Planning for the
Transforming Banks for a Digital Future: The Winners, The Losers, and the Strategies to Beat the Odds
Planning for Disaster
In addition to their data-protection and recovery plans, businesses must consider long- and short-term scenarios.
Some New York financial companies have data centers in both Manhattan and across the Hudson River in New Jersey, said Braunstein. While data would be safe in a contained fire in the financial district, a hurricane or terrorist attack most likely would impact both sites, he said.
On the other hand, some San Francisco companies have data centers in Arizona or Virginia and have split the workload between the two sites: The odds are good any disaster would not impact all locations simultaneously, said Braunstein.
"Most of the plans are based on, 'We've lost power to the building' or 'We lost the building somehow,'" he said. "Most of them were localized. 'We lost our building,' not 'We lost our county.'"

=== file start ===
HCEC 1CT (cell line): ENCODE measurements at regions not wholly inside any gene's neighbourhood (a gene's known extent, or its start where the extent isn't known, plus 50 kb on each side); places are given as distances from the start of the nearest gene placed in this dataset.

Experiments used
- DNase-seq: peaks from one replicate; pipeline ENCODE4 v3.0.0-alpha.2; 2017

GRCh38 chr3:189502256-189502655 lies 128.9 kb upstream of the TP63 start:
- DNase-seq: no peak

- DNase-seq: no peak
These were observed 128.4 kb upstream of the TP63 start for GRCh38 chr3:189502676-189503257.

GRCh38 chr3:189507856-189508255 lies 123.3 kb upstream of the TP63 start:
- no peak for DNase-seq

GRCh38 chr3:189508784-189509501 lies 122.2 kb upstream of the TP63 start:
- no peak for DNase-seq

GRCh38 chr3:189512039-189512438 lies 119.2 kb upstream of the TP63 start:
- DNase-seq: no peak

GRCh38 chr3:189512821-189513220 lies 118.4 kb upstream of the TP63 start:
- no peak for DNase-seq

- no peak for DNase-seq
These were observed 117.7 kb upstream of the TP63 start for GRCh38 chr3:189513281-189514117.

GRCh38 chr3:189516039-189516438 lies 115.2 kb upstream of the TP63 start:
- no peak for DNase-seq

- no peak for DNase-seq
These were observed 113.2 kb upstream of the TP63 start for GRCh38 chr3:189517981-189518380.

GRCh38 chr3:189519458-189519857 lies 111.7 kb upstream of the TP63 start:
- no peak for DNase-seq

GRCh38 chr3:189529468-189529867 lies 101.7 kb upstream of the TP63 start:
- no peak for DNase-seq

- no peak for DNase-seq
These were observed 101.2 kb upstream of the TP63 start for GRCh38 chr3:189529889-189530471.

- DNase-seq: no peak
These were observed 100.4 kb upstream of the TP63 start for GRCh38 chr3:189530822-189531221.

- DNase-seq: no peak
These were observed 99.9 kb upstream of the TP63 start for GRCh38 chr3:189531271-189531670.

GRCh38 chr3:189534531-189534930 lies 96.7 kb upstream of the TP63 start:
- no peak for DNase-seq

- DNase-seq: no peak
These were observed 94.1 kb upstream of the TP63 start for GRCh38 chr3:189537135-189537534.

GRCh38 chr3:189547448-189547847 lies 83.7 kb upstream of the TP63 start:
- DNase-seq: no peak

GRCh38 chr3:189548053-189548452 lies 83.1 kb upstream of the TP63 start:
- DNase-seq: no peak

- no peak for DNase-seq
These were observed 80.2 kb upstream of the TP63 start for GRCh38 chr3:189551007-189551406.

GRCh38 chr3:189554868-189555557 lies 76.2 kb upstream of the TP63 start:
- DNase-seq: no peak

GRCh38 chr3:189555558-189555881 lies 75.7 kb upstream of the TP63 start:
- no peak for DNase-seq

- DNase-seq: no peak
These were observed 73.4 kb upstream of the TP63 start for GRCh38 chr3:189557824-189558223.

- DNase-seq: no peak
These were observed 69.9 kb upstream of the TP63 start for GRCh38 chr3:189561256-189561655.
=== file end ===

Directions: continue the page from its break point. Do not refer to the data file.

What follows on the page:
And, while sending employees out-of-state for several days or weeks is feasible, businesses must consider the far-reaching implications ifas in 9/11 and Katrinaareas are disrupted for months or years, Braunstein said.
Before 9/11, one Chicago company, for example, planned to take its backup tapes via plane to its SunGard site in New Jersey, he said. After the terrorist attacks, no planes were allowed to flyeffectively rendering this firm's plan useless, said Braunstein.
"If you are hit with something like Katrina or 9/11, you cannot count on your staff picking up and going elsewhere," he said.
IT Solutions Builder TOP IT RESOURCES TO MOVE YOUR BUSINESS FORWARD
Which topic are you interested in?
What is your company size?
What is your job title?
What is your job function?
Searching our resource database to find your matches...